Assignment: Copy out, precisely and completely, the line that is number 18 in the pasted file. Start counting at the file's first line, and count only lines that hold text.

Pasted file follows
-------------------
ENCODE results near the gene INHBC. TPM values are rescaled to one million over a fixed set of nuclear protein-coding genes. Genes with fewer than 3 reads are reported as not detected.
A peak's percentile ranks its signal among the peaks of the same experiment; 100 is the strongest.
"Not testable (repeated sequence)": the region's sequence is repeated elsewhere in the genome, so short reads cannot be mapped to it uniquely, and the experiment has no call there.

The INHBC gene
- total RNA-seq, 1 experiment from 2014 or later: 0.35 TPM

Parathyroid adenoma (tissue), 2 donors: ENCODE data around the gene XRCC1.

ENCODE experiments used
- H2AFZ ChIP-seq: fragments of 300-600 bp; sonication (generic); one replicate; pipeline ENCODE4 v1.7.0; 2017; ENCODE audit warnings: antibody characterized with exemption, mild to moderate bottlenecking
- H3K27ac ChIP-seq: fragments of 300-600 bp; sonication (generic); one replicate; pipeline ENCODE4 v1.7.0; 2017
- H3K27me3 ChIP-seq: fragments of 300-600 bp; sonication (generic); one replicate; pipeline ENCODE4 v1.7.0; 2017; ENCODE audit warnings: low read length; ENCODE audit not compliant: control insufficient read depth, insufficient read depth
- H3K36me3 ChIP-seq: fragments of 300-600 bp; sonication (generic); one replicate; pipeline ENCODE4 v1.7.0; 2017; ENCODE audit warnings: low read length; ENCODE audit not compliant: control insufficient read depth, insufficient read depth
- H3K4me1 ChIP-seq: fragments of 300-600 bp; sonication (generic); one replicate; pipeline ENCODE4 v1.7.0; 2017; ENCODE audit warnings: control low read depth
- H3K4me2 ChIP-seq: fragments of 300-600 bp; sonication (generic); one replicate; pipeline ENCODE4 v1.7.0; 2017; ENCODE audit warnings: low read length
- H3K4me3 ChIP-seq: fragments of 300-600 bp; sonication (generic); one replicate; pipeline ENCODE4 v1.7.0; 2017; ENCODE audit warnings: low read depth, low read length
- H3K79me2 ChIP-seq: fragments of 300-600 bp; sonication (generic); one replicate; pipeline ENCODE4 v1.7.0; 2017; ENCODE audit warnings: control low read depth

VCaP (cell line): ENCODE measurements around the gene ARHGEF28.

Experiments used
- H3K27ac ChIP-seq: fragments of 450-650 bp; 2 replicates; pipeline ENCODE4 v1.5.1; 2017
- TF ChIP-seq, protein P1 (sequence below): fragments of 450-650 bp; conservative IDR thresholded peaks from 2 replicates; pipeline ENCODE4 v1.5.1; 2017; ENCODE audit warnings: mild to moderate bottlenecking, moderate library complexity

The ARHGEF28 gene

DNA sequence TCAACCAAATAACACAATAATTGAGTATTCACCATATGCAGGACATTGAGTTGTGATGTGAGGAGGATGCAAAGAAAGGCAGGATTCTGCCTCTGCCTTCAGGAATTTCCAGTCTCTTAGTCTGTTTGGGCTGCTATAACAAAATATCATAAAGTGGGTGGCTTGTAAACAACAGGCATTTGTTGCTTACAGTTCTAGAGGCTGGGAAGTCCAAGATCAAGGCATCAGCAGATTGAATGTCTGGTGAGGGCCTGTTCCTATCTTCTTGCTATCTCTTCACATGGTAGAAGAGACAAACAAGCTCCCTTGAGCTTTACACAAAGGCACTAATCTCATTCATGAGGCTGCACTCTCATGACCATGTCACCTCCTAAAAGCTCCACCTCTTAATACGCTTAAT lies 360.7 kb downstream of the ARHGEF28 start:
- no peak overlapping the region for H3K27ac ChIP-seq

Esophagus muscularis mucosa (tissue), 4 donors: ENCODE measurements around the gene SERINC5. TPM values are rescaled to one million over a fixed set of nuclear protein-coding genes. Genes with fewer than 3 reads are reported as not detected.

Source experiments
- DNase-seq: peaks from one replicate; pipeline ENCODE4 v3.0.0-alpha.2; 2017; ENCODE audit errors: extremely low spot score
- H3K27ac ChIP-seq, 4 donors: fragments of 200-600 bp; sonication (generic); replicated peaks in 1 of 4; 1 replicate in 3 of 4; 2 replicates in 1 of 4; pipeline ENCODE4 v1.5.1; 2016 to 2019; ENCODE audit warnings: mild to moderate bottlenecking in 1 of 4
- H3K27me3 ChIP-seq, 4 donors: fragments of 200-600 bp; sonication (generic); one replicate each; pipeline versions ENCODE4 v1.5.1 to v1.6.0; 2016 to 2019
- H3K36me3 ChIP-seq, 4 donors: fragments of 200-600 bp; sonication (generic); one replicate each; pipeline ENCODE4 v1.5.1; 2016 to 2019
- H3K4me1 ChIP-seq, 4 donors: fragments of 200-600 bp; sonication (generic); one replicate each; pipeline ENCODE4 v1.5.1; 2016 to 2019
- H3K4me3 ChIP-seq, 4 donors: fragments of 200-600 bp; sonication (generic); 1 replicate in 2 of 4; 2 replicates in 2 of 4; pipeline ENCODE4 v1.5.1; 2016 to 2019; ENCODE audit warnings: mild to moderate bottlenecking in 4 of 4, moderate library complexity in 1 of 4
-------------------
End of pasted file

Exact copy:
- H3K27ac ChIP-seq: fragments of 450-650 bp; 2 replicates; pipeline ENCODE4 v1.5.1; 2017